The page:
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Hazel O Connor - Interview

  by Dave Goodwin

published: 31 / 8 / 2013

Hazel O Connor - Interview


Dave Goodwin chats to 80's icon Hazel O'Connor about her autobiography and show 'Beyond Breaking Glass', the influence of her late mother and her dislike of poor lighting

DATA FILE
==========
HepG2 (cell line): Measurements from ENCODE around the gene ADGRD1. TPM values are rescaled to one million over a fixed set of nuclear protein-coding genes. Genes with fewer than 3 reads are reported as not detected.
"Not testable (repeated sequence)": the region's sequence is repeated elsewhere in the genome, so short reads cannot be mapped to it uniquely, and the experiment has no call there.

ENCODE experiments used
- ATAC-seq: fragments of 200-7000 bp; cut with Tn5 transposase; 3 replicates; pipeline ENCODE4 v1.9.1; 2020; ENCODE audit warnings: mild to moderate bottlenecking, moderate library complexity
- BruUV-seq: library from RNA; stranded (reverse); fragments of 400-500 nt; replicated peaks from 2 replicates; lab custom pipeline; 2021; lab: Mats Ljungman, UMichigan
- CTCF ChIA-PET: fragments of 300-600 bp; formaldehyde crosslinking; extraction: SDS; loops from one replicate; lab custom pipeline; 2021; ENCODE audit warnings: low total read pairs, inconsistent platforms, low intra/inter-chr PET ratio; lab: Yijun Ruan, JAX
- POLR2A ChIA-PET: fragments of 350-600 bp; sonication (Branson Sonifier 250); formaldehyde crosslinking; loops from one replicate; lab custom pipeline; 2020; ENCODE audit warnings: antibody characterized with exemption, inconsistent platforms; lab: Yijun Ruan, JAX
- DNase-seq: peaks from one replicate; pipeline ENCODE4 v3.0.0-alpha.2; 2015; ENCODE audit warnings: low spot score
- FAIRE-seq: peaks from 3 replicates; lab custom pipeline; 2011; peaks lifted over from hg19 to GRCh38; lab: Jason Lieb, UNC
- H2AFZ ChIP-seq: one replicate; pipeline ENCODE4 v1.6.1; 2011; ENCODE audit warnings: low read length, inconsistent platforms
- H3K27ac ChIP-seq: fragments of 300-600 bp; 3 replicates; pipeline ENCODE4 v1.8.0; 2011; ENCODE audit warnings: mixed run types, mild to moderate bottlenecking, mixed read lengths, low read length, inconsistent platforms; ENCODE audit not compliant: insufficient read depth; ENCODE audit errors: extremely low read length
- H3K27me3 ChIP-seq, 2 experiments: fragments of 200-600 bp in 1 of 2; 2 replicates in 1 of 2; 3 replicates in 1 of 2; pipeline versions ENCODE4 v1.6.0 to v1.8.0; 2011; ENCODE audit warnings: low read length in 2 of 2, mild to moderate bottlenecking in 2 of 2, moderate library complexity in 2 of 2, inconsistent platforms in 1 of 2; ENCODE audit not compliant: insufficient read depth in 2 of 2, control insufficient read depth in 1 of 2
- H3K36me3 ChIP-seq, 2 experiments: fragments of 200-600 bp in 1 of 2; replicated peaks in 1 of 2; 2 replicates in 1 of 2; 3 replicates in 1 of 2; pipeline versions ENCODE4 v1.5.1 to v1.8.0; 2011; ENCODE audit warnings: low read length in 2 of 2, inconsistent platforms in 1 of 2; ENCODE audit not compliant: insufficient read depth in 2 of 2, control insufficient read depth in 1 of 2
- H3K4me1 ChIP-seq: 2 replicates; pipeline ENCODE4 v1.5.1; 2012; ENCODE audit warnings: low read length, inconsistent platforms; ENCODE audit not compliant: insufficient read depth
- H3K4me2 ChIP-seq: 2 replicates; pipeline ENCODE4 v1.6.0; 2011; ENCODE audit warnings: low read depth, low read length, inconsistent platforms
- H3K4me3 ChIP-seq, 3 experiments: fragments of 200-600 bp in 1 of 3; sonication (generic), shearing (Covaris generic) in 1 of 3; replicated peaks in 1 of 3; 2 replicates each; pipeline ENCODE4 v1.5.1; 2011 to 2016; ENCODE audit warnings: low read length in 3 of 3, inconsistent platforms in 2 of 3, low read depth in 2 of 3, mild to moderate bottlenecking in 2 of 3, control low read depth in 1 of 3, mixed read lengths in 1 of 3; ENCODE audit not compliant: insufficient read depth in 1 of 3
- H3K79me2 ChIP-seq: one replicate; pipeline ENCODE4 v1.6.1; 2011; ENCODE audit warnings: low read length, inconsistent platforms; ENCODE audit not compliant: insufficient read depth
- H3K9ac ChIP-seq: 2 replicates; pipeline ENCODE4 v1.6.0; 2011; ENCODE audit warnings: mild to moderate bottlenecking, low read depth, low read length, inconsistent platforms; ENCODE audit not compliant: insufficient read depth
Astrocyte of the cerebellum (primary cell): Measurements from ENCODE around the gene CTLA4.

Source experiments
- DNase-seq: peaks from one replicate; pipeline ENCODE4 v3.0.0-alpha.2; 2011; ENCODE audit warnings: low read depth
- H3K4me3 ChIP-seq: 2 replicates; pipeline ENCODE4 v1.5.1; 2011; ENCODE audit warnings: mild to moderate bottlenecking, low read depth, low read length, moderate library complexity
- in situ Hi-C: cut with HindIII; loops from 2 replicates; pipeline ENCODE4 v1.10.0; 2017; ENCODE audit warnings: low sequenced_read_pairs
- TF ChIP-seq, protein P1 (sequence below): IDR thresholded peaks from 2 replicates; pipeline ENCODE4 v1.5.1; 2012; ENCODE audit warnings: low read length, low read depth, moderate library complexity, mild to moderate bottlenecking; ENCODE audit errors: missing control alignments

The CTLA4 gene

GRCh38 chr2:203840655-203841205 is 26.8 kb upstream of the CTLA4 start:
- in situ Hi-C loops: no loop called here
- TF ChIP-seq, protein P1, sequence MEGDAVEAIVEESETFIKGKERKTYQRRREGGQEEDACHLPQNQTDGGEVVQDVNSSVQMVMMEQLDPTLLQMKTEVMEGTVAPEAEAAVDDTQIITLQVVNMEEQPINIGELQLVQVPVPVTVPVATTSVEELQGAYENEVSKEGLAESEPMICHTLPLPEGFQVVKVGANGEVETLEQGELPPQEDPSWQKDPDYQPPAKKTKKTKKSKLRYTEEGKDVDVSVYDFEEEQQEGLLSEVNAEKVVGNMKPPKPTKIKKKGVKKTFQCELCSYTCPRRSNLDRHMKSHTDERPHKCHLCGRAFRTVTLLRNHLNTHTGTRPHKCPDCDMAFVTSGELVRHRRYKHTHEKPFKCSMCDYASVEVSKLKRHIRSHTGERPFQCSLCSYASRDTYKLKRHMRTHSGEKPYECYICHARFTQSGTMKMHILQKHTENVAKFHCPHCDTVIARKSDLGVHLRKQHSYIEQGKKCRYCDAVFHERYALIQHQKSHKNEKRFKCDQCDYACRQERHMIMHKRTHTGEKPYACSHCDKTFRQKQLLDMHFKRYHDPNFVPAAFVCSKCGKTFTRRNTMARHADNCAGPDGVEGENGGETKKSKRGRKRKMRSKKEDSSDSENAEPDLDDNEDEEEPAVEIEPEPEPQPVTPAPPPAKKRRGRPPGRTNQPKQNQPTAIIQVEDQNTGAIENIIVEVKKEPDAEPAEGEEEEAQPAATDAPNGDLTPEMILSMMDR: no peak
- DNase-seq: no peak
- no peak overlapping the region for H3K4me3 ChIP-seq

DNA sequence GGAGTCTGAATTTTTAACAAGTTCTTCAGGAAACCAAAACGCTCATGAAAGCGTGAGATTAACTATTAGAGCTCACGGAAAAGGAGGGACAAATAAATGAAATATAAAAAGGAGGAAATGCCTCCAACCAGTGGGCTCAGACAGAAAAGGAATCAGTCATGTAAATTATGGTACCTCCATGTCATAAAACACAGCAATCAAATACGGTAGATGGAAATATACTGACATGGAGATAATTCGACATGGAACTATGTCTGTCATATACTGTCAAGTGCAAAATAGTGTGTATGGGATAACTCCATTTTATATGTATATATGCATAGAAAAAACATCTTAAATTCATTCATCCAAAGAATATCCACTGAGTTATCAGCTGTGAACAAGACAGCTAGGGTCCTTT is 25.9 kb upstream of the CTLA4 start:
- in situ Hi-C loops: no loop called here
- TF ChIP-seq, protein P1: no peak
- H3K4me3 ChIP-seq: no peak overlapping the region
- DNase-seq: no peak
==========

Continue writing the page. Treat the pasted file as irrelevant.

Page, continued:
When many of us hear the name Hazel O'Connor, it conjures up a vision of a young bleached blonde girl dressed in black, her face thick with what seemed like real 80's attitude. The truth of it was that the Coventry-born singer/actress had run away from home by the time she was sixteen, and had gone on a voyage of Europe and even made it across the Sahara. Hazel starred as Kate in the 1980 film ‘Breaking Glass’ which spawned top ten hits in the brilliant 'Will You' and ‘ Eighth Day', while its soundtrack album went double platinum reaching number five in the UK Charts. After ‘Breaking Glass’ Hazel went on to record many other albums including ‘Sons and Lovers’ (1980, which featured the hit single ‘D Days’), ‘Cover Plus’ (1981), Smile (1984), ‘Private Wars’ (1995), ‘Five in the Morning’ (1998) and ‘Hidden Heart’ (2005). Hazel has over the years has also been in various TV shows, and married in 1987 artist Kurt Bippert on a beach in California but they divorced in 2000. Having also dated Hugh Cornwall and Midge Ure, Hazel now tours with her own all girl trio the Bluja Project as well as with a regular full band and also does an autobiographical show ‘Beyond Breaking Glass’ with harpist Cormac De Barra. Recently Hazel lost the most important person in her life, her mum. She has also suffered other major setbacks over the years, but has carried on with her career and has a fresh and humorous look on life. Pennyblackmusic caught up with Hazel, who lives in both France and Ireland, in between tours and unfortunately during another sad time in her life with her dog very near to passing away. We have put down the whole interview as it happened and uncut, because we thought it would show the fun, down-to-earth and honest traits in this real woman's woman. After she had “cocked up” the previous interview by talking too long to the previous interviewer, we managed to get hold of her and had a humorous and honest chat to Hazel about lemonade, ginger beer, her dog, the loss of her mum and her dislike of poor lighting. PB: You’re a busy lady at the moment by the sound of it? HO: A bit, Yeah. I am a bit here and there at the minute. I have just got back to Ireland from two months away. I've got a bunch of bags that lead all the way to my bedroom. I did all my shopping in Holyhead before I got on the boat because it is cheaper than in England. I don't actually drink (Laughs), which is rather sad because i could otherwise marvel at wines and beers in the duty free. Unfortunately I haven't got a head for alcohol. I learnt early on in my life to keep away from it. I think it is in my family’s genes. PB: The more I drink the worse I feel, I am afraid. HO: Ah well, you've got the genes in you as well, you see? I thought as it gave me a headache and made me feel ill that then I would leave it be. I tried to make lemonade recently in France because I love lemonade, and I love the idea of how our mums used to make it. Can you remember ginger beer? PB: Yeah... HO: Did your mum ever make it? PB: I think she had a stab at it. Yes. HO: Well, my memories are that when I was young me mum or me nan made some really fizzy, lovely, fermented ginger beer or lemonade and I wanted to try to do the same, so I tried. A French friend gave me a recipe and I thought, “Ooh! That sounds like too much sugar. I am not putting that much in.” And when it came out it was really alcoholic. Only a likkle bit, you know? (Laughs). For me that hasn’t drunk like forever, I drank a big glass of it, because I was really hot from working on it, and I had to sit down afterwards because I was feeling all wobbly. I said to my friends, “I think you'd better tell me if this has got alcohol in it or not.” But I think that's what tends to happen when you ferment sugar and things. I'd never done it before. It is great fun though when you put it all together and see all those bubbles going round, and it starts to change its properties. PB: I had one of those home brew kits when I was young. It starts to fizz and bubble up all over the place.... HO: Wow, yeah! I remember going to listen to my bottles of lemonade and it was going shwizzwhoo, and I thought, “Is this when i have to bottle it?” I don't know Then you go round and tell other people that you have made some lemonade and they go, “Oh, yeah I tried that and it blew up! “ PB: You end up with about sixteen bottles of the stuff so you shove them under the stairs out of the way, and then in the middle of the night they start to explode on you all over the place. HO: (Laughs) Which I am a bit scared of now because I have just started mark two of my lemonade and I have left it under the stairs in France! I might get there and find that it is all gone. And there'll be a line of ants going in through the front door and you can hear them going, “Mmm. Let’s go in this house.” PB: I didn't know whether to ask, but I got an email yesterday from your manager explaining that you might have to cancel the interview because… HO: I know, about my dog dying? I came home last night, and I was in tears about it which didn’t do any good. I had to get myself together by the time I got home because animals know and they pick up on that kind of thing, but she's rallied round a little. She's definitely going and is on steroids to keep her going. The dog is really happy that she's seen me. It’s a day by day thing. I looked after my mum when she was dying of cancer and you always get that rallying with a poorly person and it is always wonderful, but you always know that it is going to the same place. PB: How was the Cambridge Folk Festival? You have just played a gig there. HO: It was really good! It was funny too. Oh, there were a few funny bits in it. I am a bit of a stickler for lighting. I don’t care really what is going on around me, but I think it important that the audience can see the faces of those people on stage. At least in a kind of artistic fashion (Laughs). PB: I was at one of your gigs at the Rescue Rooms in Nottingham last year, and remember you having similar problems. HO: At festivals there is often little time to sound check, but there was one point when I was in such darkness that I had to move my mic and stand back to catch the beam of another light. I started to sing 'Will You' and the front floods came full on and I said, “This is a really intimate song so maybe we can take those front floods off.” It was the Rescue Rooms all over again, and then all of a sudden he switched them all off! I think the lighting guy might have been getting himself in a twizzle. Otherwise he was being a bastard (Laughs). I tried to be polite, but I thought, “Oh, god. I can’t believe this.” We were second from the top of the bill, and not to have the person singing the songs in some sort of focused light just seemed weird to me. PB: Just a short time ago you were not far from me at a place called Lowdham in Nottinghamshire. What was that about? HO: Ah, yes, that was a book festival! It was a little gig with me and the girls, and we were there to promote my new autobiography, ‘Beyond Breaking Glass’. We did a little Q & A before the gig and talked about the book with a girl from Radio Nottingham on the stage beforehand, which proved to be a problem because as you might have gathered I talk too much. I had done an interview on the phone beforehand with the poor girl, but if an idea suddenly comes into my head I can't help myself. If it is a good story, I will go off on one, and I could see her face going, “Oh no! How am I going to shut her up?” So, I am my own worst enemy. It kind of knackered me out because when you talk a lot and then do a gig it is hard. I usually introduce my songs during the gig as we go along, but I then thought, “I can’t do that here because I have already done that.” My head said it had been robbed of the patter (Laughs). I am off to Edinburgh next week to do the ‘Beyond Breaking Glass’ show with Cormac playing his harp and me telling my stories, but it has always seemed strange to me doing two things at once. I am simple. I am a Taurus. Just point us in the right direction and we'll work, but if there are too many things going on I get confused. PB: Do you believe in astrology then? HO: Yes, I do. I do kind of run true to form, and I notice other Taurus people I meet are of a similar ilk. Claire Hirst that plays sax with me in the Bluja Project is a Leo and a perfect Leo too, smiley and a performer. What are you? PB : I am a Capricorn. HO: Ah, God! My ex husband was a Capricorn! PB: Crikey, I do apologise. HO: Don't worry! Capricorns are actually nice people to hang around with. He was like a blooming mountain goat the way he jumped around rocks and things, which is what a Capricorn is. PB: You mentioned Cormac. In a previous interview you said that he gives you "freedom" in the sense that when he is a around you don’t have to gig with eight people and all the setting up it involves. Can you see yourself shifting more towards that way of performing in the future? HO: No! Cormac and I have continued to do really well with the ‘Beyond Breaking Glass’ tour since we first started it fifteen years ago. It was so successful that it enlightened me totally to the world of acoustic music where you can put a song across without the need to have a full overblown orchestra. If people know your songs, they will actually orchestrate it for themselves. I remember going to see Elton John when he did a tour with just his piano and a percussionist. It was at the Rainbow Theatre in London, and it was just the most amazing thing. With the songs I could fill in all the gaps that were left from not having instruments, and that's what I meant about freedom. I think a good song should be able to be performed without anything, without any instruments, and you should be able to get up and sing it that way or it can be with the biggest orchestra in the world and it should still float. That's my idea of music, and that's how it has always been for me. Now I have this wonderful ability to do so because I have this wonderful partner in Cormac. When I do stuff with Sarah Fisher and Claire in the Bluja Project, it is geared to the sound that we make, which is piano and sax and three part harmony with a jazz and blues overtone. I know people get very frightened when they come to a Cormac gig, and they see just a harp on the stage. They think, “Ooh! Have I come to the right gig?” But when it gets underway they move with it because there is an energy that good musicians put out. It is in everybody's heartbeats. I think that we are all in that way interconnected. PB: How did you get together with Claire and Sarah? HO: Claire and I did the same thing in 1982/83. At the time I was being sued by my former record company. I couldn't work and I couldn't make any record deals, and I have always had a love of old jazz songs, blues songs by people like Billie Holiday, Ella Fitzgerald and Nina Simone. My ex-boyfriend from years before had given me a song book of Gershwin and Cole Porter, and I really liked those songs and thought I'd really like to do some of them. So, Claire and I had a trio back in the 1980s doing things like the 'Man I Love' and 'Summertime', songs that had that bluesy edge to them. At that time we were playing with a piano player called Nicky Holland who used to be in the Fun Boy Three, and she then went on to join Tears for Fears. And she was just an amazing accompanist and singer herself. About five years ago my mum was diagnosed with cancer, and given six weeks to live. She was a fighter and wasn't ready to leave the planet and in fact lived for another two years. You know you say you're going to do something but you never quite do it because other things happen. When somebody is dying, you become cognisant to the fact that if you don’t do it now you may never get the opportunity again. It is random this life we live. I just thought, “Right, I am going to give Claire a ring and see if we can do that trio thing we were doing.” So we did it and got in a piano player, which was Sarah. I remember Sarah saying, “I know where we can do some rehearsals and maybe get an audience to come and see it.” And I said to her, “I don’t do rehearsals. I will only do a gig.” And she threw a wobbler. What's the point of doing a rehearsal though when you can do a gig? You've got to be better than a rehearsal. In our repertoire we always have had 'Will You', 'Eighth Day', and a swing version of 'Decadent Days'. Everybody knows those songs, so we get there in the end. Then we added things like 'God Bless the Child' and 'My Funny Valentine', and a vocal version of 'Summertime' which I used to sing years and years ago when I lived in America and which I really liked it because it suited our voices in half a capella. Everything had to fit together and have a Latin or upbeat feel to it. 'Blackman' from ‘Broken Glass’ was always written to be in the offbeat, so that worked great with piano and sax and a lot of vocals. They are both wonderful singers when Claire is not blowing her trumpet. We have found that we have got a fabulous blend. It was great because Mum didn't die for two more years, so she saw me get all this stuff together with these mates of mine. I remember being in the hospice in my mum’s last days, and she had one of the first photographs that us girls had paid a photographer to do by her bedside, and I thought that was really nice. When I do the band thing, it is just a matter of inserting three handsome young lads with us three slightly older women. I can’t be doing with divas and shit like that. I don't like it and I don't want to be that way. PB: Will you be collaborating with any other musicians in the near future? HO: It is funny you should say that. The girls and I are just recording our new album and we are getting together with a cajón player. It looks like a black box and people that can play it well can cover the whole bass end of a kit along with the high end too, but without having all the usual kit on there. We saw a band playing with a cajón at a festival last year and I thought it sounded really good, so we are going to have a go with it and it will be for the bigger version of the trio. Martin, the boy who plays it, will have to wear a dress because we are all girls (Laughs). PB: Thank you.